As mobile technology continues to become more and more advanced, it wouldn’t be surprising if the need for cash someday disappeared — especially when it comes to lending people money.
Peer-to-peer (P2P) payment apps allow customers to easily transfer money to one another with their smartphones and mobile devices. While apps such as Venmo, Square Cash and Google Wallet certainly haven’t yet rendered cash irrelevant, their popularity suggests that the arrival of some type of cash-killing technology isn’t far away. Even social media sites Facebook and Snapchat have entered the P2P market with Snapcash and Facebook Messenger’s new payment option.
The P2P trend doesn’t show any signs of slowing down, and you might be shocked by how much some of these apps have grown and how much money is being transferred through them. Below are 10 surprising facts, figures and statistics about Venmo, other P2P apps and the P2P industry, in general:
1. The volume of global P2P payments is more than $1 trillion.
A Business Insider (BI) Intelligence report found that just a tiny fraction of those global transactions are conducted through mobile phones. In the U.S., only $5 billion of the payments are via mobile phones.
2. Mobile payments in the U.S. are predicted to reach at least $86 billion.
According to the BI Intelligence report, P2P mobile transactions could reach $86 billion in the U.S. alone by 2018. But the National Retail Federation predicted in 2013 that U.S. mobile payments will actually reach $90 billion in 2017.
3. PayPal acquired Venmo through Braintree.
Two college roommates created Venmo and sold it five months later in 2012 to Braintree for $26.2 million. PayPal, which is owned by eBay, bought Braintree in 2013 for $800 million. When news about the acquisition came out, TechCrunch reported that Venmo’s P2P payment capability is what attracted PayPal to Braintree.
4. Venmo is handling more than $1 billion in P2P payments a year.
In May 2014, Braintree CEO Bill Ready wrote that the app is growing at a quarter-over-quarter rate of 62 percent.
5. Venmo’s transaction volume is tied with Starbucks’ volume.
In the fourth quarter of 2012, Venmo’s transaction volume totaled $59 million, which is less than half of Starbucks’ volume during that time. By the first quarter of 2014, the two were equal at $314 million, reports The Financial Brand, which sourced BI Intelligence.
6. “Venmo” is becoming an accepted verb.
Although not yet in the dictionary, people are using “Venmo” as a verb — not just a noun. For example, app users will say, “Venmo me later” instead of, “Pay me back later.” Jordan McKee, a senior analyst at Yankee Group, told Bloomberg Business, “Any time your brand becomes a verb, you’ve made a pretty profound impact.”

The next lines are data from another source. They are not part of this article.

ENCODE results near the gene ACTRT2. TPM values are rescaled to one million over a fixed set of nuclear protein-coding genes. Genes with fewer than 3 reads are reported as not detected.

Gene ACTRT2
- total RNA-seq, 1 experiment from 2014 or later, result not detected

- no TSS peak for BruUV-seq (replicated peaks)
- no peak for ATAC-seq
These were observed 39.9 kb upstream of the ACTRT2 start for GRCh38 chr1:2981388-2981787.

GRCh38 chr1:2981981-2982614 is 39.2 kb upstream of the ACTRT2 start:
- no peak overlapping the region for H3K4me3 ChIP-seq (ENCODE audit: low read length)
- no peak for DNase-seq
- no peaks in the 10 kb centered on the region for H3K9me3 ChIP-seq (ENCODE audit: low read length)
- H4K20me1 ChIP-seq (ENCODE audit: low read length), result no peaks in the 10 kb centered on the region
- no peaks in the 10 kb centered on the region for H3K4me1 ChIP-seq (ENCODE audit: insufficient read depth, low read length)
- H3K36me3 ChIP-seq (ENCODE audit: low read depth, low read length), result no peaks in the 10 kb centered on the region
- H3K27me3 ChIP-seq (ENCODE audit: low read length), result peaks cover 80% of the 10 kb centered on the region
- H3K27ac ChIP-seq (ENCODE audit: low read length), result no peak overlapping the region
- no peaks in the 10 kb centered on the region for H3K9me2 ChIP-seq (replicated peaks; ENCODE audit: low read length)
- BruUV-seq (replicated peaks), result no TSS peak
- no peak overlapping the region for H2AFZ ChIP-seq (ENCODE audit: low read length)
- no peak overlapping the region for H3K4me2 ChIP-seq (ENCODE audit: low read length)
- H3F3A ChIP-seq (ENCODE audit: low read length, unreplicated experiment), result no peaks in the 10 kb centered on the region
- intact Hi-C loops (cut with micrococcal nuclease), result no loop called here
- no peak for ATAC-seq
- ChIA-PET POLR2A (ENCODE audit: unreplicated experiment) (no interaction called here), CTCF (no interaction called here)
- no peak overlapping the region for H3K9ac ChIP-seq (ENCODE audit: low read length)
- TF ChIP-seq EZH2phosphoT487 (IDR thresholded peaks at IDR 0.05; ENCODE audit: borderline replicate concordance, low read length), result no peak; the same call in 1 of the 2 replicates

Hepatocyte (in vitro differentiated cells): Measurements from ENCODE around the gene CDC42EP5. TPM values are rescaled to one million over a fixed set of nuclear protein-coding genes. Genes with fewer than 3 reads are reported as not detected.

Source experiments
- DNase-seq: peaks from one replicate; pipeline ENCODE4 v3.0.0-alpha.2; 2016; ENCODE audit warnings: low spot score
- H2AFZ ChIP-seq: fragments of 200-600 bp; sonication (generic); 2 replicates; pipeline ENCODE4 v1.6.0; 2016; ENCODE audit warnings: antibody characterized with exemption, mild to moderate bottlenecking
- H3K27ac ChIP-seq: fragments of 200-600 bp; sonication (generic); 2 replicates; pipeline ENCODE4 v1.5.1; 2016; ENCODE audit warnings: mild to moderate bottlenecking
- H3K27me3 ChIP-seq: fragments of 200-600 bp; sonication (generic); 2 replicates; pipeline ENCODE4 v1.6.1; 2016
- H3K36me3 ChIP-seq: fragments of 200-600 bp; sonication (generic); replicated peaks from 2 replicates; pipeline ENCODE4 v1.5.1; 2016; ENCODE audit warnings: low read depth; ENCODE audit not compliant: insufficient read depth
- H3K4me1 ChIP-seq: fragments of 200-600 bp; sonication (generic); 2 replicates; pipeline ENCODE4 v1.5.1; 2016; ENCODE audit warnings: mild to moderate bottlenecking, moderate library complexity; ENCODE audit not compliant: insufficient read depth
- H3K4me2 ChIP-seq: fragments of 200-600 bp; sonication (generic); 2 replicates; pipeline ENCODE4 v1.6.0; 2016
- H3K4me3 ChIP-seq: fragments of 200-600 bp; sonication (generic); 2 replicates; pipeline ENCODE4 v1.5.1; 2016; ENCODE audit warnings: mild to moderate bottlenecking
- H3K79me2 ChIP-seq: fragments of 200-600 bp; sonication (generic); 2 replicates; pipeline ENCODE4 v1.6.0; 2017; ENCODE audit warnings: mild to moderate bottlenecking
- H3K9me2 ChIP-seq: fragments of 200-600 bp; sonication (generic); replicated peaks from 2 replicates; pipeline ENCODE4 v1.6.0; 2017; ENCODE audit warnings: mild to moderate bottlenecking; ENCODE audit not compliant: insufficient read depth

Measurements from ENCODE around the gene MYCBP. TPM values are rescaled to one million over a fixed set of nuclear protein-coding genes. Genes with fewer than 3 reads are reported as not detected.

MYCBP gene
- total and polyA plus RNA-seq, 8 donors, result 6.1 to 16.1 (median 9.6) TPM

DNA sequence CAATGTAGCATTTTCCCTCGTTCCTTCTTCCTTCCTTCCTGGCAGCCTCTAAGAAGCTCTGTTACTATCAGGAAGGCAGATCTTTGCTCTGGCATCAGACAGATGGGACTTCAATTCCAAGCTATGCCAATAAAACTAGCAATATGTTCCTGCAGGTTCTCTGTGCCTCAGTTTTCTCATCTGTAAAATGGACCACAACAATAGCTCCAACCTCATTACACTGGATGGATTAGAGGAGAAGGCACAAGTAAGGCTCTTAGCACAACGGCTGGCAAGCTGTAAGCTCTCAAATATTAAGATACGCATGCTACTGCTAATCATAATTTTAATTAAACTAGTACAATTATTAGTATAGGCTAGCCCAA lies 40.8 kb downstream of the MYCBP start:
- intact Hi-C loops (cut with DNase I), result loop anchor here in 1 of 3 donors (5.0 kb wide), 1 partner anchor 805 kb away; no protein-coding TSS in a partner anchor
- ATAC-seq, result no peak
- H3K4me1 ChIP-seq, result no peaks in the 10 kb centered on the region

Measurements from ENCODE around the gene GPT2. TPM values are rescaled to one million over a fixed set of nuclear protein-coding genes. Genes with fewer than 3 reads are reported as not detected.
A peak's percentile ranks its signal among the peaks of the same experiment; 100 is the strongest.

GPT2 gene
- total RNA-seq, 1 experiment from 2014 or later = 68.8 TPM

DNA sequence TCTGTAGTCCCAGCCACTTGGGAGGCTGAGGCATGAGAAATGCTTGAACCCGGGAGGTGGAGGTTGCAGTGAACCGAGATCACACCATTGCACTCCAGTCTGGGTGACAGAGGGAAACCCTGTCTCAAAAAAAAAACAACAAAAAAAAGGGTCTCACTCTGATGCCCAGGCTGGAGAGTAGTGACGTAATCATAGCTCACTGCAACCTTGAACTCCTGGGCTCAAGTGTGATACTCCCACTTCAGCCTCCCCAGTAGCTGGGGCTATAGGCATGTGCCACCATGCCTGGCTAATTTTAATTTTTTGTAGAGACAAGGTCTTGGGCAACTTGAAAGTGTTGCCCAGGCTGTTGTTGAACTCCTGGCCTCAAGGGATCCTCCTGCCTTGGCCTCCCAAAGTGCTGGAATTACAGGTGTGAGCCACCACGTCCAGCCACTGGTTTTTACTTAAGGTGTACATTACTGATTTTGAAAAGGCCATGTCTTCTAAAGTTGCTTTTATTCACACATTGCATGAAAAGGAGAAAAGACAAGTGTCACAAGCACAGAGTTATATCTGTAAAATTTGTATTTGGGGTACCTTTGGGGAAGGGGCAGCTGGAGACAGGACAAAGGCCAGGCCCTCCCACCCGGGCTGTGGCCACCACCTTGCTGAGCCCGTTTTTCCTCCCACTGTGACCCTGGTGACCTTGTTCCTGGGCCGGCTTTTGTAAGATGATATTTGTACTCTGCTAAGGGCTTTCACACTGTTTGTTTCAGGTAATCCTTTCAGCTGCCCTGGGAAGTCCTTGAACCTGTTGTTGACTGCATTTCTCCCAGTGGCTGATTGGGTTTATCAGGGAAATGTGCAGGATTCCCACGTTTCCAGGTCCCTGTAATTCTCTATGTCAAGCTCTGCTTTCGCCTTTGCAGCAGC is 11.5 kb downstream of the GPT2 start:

7. Millennials account for about 55 percent of all P2P transactions.
A 2014 Nielsen report found that 18-to-34 year olds account for more than 50 percent of those who use payment apps. And, according to Fortune, Venmo is “the payments app millennials swear by.” Meanwhile, only 35 percent of users are between 35 and 54 years old.
8. Almost half of P2P payment app users utilize the apps for dining purposes.
The Nielsen report also found that 49 percent of P2P payment app users report using the apps while dining. Other purposes for the apps include gifts (44 percent), entertainment (43 percent), merchandise (39 percent), household bills (36 percent), transportation (36 percent) and rent (19 percent). Fifteen percent of users have reported using the apps to transfer money to family members and friends overseas, as well.
9. Africa’s mobile payment market is booming.
According to a Gallup analysis, sub-Sahara Africa is the fastest growing mobile technology market. A Pew Research Center survey found that 61 percent of mobile owners in Kenya use their cell phones to transfer money — but according to the BI Intelligence report, 92 percent of Kenyans have said they used mobile P2P payments.
10. You can send up to $10,000 a day with Google Wallet.
P2P payment apps have limits on how much money can be transferred in a certain amount of time. While Google Wallet allows up to $10,000 per day (with a total limit of $50,000 per five-day period) for transfers in and out of Wallet balances, Venmo has a $2,999.99 rolling weekly limit. With Square Cash, there’s an initial weekly spending limit of $250 for personal use Cash accounts, but it can be increased to $2,500 in most states.